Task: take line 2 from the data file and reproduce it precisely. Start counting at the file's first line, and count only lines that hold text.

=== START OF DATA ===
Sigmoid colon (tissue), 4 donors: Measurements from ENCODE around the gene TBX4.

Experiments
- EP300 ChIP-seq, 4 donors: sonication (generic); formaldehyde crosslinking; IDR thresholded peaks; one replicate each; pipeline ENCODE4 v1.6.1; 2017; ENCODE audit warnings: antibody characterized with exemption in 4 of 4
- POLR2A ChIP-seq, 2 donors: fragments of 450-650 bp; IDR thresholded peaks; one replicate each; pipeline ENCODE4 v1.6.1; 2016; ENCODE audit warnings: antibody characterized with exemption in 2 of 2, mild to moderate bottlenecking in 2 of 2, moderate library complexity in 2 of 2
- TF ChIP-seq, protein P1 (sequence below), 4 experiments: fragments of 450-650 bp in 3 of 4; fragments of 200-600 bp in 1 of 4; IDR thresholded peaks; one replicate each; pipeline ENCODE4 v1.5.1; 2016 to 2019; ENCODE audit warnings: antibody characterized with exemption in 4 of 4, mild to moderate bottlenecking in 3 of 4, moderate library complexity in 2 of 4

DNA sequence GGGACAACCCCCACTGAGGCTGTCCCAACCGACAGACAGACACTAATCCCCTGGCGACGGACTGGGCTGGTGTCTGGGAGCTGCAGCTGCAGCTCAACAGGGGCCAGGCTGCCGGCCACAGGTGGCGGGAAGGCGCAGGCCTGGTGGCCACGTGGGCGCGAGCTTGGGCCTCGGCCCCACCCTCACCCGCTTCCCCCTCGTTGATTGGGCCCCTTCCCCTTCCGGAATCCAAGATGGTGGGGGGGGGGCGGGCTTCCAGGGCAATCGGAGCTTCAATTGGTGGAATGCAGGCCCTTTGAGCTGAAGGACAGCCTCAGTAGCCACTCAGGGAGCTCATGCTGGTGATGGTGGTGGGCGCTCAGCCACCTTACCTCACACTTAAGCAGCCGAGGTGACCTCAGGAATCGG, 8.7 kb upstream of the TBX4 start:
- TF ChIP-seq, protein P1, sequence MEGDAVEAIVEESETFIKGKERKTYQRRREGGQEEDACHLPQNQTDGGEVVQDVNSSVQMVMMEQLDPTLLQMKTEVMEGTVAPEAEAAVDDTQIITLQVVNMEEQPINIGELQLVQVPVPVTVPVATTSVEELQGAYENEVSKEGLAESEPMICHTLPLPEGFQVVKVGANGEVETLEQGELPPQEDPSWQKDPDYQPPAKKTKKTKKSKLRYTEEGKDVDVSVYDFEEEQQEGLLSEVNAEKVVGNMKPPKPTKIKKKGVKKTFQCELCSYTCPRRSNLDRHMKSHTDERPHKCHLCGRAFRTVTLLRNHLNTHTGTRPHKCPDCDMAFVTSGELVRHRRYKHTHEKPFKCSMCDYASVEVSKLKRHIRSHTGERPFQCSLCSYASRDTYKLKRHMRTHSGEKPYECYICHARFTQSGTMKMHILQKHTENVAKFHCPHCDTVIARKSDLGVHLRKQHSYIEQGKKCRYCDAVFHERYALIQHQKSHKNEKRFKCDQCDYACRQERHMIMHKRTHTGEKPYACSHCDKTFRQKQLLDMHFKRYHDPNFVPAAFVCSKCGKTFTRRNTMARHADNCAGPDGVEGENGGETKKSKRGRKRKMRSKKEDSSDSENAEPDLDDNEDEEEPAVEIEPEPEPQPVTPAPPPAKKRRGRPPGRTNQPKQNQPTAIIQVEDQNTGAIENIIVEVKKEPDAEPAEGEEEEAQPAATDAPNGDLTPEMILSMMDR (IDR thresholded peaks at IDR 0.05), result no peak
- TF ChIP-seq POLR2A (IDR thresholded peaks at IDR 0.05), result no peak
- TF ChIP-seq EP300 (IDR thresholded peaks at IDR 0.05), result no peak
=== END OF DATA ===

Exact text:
Experiments